A major Iowa health care provider has put up $50,000 and the Iowa Farm Bureau is donating $25,000 to a loan repayment program designed to encourage new physicians to practice in rural Iowa.
“From our standpoint, this is a no brainer in terms of supporting a way to support students who eventually become primary care physicians who will become that point of access in rural Iowa,” says Bill Lever. president and CEO of Unity Point Health which has hospitals and clinics in Cedar Rapids, Des Moines, Dubuque, Fort Dodge, the Quad Cities, Sioux City and Waterloo.
Iowa Farm Bureau president Craig Hill says there simply aren’t enough health care professionals in rural Iowa.
“We hope others will see a way to give back to our rural citizens of Iowa and encourage our highly valued graduates to stay in Iowa and serve our rural communities,” he says.
The push is on to raise more donations from the private sector to build an endowment for the Rural Iowa Primary Care Loan Repayment Program. Dr. Doug Martin is president of the Iowa Academy of Family Physicians Foundation, the group that will manage the program.
“In Iowa, just like across the country, primary care physicians practices have a tendency to be focused more on urban and suburban areas and, unfortunately, that oftentimes leaves the rural and border communities with a shortage area,” Martin says.
If the pace of fundraising continues, Dr. Martin expects six or seven spring of 2014 graduates from the University of Iowa Medical School and Des Moines University will receive a $50,000 stipend to help repay their student debt — if they choose to practice in a rural area. Those doctors will be eligible for three more $50,000 payments in each of the next three years if they continue to practice in rural Iowa. Legislators and Governor Terry Branstad agreed to put state tax money into the program, helping to establish the endowment for this scholarship program.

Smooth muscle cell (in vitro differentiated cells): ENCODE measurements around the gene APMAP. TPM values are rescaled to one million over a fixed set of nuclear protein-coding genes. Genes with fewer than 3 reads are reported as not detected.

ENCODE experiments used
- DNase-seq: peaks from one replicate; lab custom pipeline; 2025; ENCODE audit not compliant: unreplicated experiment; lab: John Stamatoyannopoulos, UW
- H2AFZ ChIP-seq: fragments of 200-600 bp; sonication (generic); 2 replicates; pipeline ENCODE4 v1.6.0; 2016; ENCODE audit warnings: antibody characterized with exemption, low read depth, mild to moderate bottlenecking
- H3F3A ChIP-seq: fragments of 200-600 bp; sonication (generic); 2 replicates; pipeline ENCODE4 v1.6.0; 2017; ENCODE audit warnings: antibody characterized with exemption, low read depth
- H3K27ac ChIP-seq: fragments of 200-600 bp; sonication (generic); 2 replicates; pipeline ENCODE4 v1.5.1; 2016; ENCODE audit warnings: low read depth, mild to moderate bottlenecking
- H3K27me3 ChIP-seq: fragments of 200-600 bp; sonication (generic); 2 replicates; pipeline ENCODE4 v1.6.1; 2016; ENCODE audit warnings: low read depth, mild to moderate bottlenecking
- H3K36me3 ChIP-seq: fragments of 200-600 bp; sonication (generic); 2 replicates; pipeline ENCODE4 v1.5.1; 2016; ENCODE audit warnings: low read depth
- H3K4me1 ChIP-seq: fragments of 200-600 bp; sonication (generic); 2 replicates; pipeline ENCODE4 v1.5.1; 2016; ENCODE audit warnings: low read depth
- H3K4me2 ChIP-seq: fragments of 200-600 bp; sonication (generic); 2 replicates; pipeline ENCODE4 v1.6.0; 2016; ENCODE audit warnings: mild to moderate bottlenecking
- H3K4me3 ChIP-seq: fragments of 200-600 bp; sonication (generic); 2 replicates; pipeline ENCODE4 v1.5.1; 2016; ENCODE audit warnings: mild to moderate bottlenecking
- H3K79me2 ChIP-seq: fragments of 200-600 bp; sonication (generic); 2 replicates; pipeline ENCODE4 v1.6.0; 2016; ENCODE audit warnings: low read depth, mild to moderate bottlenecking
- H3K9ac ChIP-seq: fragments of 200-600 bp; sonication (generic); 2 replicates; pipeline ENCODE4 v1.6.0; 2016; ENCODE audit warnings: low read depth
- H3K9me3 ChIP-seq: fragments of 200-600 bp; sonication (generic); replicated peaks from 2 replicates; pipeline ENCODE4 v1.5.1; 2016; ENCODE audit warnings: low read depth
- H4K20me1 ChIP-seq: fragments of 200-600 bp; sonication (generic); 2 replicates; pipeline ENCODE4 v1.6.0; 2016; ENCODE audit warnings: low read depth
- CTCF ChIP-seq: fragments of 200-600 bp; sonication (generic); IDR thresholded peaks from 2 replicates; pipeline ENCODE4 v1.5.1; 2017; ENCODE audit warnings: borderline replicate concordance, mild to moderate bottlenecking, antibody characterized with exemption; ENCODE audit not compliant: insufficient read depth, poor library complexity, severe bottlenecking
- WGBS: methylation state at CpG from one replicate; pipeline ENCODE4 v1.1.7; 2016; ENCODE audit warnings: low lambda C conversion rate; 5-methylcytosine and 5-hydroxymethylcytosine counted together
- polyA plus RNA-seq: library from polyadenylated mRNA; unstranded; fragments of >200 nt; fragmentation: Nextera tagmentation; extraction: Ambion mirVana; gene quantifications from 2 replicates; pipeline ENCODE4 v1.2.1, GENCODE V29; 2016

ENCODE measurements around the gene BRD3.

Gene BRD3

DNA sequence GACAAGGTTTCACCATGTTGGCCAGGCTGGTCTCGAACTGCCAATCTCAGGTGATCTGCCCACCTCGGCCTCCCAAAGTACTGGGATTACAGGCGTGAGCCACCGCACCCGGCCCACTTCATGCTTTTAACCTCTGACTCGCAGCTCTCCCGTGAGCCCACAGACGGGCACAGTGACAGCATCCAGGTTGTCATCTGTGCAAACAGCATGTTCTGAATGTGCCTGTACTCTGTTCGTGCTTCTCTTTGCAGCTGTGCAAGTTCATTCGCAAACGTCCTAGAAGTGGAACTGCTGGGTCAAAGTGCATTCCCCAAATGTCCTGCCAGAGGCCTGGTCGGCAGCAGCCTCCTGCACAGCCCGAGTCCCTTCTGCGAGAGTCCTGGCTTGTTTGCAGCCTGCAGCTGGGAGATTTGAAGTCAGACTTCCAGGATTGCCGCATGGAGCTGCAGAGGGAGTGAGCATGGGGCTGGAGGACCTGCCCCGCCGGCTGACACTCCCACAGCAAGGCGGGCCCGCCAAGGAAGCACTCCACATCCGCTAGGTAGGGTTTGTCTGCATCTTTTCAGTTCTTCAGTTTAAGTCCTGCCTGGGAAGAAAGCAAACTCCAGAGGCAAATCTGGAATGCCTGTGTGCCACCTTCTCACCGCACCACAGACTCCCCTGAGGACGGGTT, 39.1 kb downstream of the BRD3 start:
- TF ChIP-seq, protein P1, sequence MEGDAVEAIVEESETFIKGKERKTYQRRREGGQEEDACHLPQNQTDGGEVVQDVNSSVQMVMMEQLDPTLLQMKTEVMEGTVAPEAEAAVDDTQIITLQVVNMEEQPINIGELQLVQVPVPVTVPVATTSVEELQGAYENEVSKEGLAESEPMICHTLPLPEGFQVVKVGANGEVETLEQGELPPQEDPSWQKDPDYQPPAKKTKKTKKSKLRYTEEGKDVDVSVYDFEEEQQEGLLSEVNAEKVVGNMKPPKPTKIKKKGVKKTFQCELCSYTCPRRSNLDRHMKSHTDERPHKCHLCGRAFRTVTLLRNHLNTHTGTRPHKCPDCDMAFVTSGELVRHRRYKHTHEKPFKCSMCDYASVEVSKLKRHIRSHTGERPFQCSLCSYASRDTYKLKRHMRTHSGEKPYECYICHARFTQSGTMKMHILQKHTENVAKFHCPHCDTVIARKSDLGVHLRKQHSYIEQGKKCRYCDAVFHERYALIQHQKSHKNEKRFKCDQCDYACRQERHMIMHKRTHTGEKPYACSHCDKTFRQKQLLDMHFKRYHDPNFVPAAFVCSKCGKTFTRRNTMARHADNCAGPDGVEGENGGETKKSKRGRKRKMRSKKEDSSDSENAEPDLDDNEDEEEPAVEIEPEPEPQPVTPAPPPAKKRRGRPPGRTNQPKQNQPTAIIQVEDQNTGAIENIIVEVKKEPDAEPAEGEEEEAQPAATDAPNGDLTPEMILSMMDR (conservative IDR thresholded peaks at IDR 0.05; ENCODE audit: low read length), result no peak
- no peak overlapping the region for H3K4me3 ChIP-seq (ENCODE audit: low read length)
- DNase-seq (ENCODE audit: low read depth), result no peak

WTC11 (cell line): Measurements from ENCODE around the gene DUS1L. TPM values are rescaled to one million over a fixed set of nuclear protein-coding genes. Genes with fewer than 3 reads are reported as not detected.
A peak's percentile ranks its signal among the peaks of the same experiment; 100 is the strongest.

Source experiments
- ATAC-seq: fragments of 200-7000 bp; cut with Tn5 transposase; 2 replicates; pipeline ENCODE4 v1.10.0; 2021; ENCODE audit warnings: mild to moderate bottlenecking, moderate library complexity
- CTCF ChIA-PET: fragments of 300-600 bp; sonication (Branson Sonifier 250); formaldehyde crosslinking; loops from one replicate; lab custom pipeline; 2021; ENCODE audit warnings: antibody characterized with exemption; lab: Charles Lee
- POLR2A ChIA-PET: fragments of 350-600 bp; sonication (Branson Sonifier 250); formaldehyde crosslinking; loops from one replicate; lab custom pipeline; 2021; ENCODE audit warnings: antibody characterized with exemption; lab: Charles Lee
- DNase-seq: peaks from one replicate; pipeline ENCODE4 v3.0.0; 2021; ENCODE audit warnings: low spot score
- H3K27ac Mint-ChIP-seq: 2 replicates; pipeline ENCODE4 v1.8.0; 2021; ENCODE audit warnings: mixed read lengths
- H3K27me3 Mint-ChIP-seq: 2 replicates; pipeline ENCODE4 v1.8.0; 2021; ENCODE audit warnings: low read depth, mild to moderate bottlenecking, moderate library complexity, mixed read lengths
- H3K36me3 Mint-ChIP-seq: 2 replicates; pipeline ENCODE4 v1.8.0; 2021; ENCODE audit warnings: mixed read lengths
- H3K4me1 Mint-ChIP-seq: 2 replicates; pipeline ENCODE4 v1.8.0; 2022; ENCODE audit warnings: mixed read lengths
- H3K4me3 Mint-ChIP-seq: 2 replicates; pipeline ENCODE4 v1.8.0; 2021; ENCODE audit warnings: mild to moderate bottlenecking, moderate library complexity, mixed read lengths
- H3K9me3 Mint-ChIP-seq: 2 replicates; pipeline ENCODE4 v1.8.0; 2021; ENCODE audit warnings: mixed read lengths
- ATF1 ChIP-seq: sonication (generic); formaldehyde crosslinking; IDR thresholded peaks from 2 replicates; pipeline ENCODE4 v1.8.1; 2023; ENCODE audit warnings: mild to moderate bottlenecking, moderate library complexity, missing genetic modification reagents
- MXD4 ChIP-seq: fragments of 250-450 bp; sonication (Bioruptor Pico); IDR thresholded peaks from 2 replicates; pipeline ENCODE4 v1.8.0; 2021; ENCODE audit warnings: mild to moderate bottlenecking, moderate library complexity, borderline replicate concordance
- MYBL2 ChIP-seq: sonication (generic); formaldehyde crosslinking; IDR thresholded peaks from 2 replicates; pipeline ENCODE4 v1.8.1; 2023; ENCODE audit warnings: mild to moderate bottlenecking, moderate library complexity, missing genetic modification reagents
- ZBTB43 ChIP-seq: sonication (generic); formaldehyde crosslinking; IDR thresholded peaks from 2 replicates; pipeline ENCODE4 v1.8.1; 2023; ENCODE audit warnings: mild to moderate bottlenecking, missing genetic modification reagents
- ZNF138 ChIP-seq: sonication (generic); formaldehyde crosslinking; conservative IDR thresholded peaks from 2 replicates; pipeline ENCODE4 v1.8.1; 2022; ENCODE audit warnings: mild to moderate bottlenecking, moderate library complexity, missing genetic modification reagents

“The state has stepped up with the $2 million appropriation,” Branstad says. “We think that the private sector will also step up as these organizations already have.”
Sixty-two Iowa counties are designated as “primary care shortage areas” by the federal government. Lieutenant Governor Kim Reynolds says it is “critical” to attract physicians to practice in rural Iowa.
“Ensuring physicians are in communities across our state is not only a quality of life issue, it is an economic development issue as well,” Reynolds says.
According to the U.S. Department of Labor, a single primary care physician’s practice supports about six jobs and has an economic impact on the community of more than $930,000 a year.
To be eligible for the loan repayment program, a new doctor must practice in an Iowa community with a population of 26,000 or less and the community must be at least 20 miles away from a major metropolitan area. The loans will be awarded to new physicians who are surgeons and psychiatrists as well as primary care doctors, as there’s a shortage of those specialties in rural Iowa, too.